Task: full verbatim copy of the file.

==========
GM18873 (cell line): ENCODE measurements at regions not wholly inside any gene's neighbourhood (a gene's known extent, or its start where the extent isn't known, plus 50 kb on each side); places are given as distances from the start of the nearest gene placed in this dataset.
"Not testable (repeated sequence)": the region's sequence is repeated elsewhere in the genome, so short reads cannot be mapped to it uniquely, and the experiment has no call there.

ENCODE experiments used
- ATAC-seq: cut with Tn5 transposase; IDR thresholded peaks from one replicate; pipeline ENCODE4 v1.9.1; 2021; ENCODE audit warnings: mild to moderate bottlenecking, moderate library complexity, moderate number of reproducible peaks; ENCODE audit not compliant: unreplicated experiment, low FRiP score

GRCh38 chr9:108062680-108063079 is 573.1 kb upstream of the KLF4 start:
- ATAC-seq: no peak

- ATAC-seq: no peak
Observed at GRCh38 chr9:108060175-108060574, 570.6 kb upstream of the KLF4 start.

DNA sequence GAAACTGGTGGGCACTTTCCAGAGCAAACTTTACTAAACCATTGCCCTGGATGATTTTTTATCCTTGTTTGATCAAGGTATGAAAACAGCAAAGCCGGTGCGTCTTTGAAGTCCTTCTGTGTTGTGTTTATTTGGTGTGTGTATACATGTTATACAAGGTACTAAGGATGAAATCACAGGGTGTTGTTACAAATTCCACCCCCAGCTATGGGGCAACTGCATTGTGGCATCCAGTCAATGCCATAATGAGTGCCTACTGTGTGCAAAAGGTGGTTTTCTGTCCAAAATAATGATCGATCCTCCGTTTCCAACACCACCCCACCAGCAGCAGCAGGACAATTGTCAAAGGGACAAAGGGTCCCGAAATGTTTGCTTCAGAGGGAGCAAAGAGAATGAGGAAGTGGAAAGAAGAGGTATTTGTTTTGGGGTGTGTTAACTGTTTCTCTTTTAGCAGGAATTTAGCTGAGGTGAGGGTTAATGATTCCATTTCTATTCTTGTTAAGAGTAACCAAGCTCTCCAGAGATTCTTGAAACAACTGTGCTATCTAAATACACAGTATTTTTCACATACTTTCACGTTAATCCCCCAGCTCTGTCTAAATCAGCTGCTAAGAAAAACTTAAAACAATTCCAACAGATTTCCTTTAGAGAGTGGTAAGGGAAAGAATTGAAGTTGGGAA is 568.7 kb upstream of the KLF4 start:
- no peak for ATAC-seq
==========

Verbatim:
GM18873 (cell line): ENCODE measurements at regions not wholly inside any gene's neighbourhood (a gene's known extent, or its start where the extent isn't known, plus 50 kb on each side); places are given as distances from the start of the nearest gene placed in this dataset.
"Not testable (repeated sequence)": the region's sequence is repeated elsewhere in the genome, so short reads cannot be mapped to it uniquely, and the experiment has no call there.

ENCODE experiments used
- ATAC-seq: cut with Tn5 transposase; IDR thresholded peaks from one replicate; pipeline ENCODE4 v1.9.1; 2021; ENCODE audit warnings: mild to moderate bottlenecking, moderate library complexity, moderate number of reproducible peaks; ENCODE audit not compliant: unreplicated experiment, low FRiP score

GRCh38 chr9:108062680-108063079 is 573.1 kb upstream of the KLF4 start:
- ATAC-seq: no peak

- ATAC-seq: no peak
Observed at GRCh38 chr9:108060175-108060574, 570.6 kb upstream of the KLF4 start.

DNA sequence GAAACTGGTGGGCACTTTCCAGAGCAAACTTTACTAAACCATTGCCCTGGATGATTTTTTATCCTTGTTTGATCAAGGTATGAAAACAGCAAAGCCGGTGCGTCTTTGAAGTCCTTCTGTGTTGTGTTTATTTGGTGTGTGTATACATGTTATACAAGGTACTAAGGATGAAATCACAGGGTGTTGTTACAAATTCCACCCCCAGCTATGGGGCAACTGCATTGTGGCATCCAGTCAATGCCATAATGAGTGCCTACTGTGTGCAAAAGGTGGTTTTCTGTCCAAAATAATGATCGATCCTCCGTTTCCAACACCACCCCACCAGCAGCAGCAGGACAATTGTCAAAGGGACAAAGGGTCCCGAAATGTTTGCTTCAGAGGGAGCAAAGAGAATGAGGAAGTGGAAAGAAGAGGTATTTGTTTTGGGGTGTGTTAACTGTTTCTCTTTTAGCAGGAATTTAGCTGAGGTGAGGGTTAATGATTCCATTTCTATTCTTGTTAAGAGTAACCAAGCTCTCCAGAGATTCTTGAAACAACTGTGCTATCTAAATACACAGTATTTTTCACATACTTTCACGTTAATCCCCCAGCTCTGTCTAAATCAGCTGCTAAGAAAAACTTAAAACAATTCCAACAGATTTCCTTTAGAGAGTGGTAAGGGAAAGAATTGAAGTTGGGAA is 568.7 kb upstream of the KLF4 start:
- no peak for ATAC-seq